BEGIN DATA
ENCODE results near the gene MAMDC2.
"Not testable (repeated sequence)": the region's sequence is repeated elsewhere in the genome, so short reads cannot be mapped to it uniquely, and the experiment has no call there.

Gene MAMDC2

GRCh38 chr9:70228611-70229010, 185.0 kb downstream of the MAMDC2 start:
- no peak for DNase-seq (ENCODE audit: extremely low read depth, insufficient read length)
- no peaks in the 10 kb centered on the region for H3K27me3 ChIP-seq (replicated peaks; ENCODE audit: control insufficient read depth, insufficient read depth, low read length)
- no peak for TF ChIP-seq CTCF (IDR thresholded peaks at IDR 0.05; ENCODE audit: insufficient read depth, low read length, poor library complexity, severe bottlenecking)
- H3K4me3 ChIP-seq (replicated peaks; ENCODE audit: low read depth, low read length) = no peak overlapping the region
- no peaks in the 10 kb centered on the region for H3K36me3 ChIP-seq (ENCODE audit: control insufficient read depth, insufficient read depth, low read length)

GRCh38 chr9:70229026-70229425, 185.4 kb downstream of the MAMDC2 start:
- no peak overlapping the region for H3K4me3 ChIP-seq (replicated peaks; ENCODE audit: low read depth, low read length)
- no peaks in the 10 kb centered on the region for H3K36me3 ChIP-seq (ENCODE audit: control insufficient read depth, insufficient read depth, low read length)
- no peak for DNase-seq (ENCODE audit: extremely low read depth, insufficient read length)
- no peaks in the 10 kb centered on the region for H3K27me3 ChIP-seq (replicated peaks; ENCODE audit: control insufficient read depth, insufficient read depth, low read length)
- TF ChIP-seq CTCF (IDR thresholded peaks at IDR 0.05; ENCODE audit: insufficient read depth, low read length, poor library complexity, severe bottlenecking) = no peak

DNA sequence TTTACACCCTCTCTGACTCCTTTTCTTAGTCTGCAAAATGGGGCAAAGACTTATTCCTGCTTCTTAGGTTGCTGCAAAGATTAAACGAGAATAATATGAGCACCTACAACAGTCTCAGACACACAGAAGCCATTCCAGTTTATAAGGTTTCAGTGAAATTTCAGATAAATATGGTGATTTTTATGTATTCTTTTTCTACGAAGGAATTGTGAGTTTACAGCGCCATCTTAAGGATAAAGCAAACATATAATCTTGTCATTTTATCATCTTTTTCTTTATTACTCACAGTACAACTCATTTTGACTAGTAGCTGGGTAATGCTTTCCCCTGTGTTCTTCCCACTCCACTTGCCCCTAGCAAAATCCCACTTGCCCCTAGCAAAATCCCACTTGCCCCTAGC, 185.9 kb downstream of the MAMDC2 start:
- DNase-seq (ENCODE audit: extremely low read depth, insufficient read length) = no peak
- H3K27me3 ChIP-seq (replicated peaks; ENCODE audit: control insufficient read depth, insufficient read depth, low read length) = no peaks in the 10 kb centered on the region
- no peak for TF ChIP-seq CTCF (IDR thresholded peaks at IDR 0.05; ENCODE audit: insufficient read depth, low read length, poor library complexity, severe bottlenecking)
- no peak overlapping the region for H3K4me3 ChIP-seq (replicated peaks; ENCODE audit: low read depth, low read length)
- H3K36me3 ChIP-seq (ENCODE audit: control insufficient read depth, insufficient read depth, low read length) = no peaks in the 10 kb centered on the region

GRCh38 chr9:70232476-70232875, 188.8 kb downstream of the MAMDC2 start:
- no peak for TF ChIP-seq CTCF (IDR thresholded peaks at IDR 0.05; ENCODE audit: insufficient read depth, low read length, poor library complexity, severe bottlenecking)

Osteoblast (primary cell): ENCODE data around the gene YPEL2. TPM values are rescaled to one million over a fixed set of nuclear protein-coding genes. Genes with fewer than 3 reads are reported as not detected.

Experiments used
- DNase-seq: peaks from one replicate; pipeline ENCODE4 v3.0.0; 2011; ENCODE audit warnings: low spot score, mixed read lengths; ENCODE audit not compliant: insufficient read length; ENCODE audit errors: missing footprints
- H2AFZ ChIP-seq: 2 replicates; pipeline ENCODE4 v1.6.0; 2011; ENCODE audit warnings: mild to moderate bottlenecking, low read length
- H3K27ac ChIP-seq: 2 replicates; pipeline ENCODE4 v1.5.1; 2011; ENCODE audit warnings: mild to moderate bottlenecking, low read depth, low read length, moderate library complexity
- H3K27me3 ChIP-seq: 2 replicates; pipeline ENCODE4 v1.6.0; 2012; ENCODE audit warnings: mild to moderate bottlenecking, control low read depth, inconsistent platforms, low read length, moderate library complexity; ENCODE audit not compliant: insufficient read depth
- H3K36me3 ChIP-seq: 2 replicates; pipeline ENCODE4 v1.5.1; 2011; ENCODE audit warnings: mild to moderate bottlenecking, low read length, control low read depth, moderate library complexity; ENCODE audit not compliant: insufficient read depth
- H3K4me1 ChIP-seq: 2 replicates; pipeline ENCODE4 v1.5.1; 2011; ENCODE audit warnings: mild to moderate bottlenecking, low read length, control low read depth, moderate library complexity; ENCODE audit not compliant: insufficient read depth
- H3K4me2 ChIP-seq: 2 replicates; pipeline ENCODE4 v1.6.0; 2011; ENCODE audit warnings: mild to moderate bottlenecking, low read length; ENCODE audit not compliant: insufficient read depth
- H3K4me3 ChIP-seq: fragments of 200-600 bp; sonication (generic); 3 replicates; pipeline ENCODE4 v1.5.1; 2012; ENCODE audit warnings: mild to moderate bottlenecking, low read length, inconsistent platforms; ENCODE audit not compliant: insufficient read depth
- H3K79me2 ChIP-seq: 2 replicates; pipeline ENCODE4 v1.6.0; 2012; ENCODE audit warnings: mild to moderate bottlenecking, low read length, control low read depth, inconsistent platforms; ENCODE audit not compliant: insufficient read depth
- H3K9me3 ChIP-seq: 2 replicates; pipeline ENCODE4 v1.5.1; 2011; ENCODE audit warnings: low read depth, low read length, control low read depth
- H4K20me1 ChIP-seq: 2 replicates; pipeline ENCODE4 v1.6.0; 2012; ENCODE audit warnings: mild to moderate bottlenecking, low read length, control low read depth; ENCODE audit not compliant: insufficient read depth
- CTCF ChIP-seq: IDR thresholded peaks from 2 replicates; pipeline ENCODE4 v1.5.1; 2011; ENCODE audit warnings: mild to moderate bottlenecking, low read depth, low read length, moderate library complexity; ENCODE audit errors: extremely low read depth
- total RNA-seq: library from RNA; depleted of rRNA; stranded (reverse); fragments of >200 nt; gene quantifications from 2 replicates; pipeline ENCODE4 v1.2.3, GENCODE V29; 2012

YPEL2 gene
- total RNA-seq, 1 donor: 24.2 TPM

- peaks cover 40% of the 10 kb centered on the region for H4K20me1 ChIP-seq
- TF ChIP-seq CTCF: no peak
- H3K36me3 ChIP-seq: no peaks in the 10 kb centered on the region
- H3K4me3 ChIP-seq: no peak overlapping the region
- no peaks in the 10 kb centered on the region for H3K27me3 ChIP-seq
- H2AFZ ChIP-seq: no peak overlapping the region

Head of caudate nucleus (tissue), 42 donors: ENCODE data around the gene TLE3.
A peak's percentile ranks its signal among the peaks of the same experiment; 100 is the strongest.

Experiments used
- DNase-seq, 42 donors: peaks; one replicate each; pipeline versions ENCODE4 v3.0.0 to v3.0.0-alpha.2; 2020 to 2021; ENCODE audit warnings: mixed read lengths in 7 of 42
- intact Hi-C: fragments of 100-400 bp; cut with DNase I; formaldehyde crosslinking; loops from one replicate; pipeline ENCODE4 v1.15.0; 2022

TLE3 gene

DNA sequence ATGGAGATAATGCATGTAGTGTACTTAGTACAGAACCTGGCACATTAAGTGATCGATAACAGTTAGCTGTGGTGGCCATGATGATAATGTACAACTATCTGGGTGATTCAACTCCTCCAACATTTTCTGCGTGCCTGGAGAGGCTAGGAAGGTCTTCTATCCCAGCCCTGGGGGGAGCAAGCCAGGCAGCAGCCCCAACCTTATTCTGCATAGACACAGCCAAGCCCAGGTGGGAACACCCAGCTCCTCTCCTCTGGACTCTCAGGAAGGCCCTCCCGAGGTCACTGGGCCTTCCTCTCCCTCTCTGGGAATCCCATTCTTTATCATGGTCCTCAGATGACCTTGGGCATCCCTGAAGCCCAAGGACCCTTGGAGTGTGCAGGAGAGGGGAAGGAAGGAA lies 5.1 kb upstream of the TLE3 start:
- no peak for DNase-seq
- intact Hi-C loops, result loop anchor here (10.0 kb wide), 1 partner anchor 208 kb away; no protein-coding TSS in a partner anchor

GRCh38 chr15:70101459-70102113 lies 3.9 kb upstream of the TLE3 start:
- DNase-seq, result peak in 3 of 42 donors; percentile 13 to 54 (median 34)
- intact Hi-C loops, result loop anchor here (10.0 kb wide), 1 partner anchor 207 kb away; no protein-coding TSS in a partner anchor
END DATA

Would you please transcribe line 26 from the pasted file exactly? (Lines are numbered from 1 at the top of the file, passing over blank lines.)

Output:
- DNase-seq: peaks from one replicate; pipeline ENCODE4 v3.0.0; 2011; ENCODE audit warnings: low spot score, mixed read lengths; ENCODE audit not compliant: insufficient read length; ENCODE audit errors: missing footprints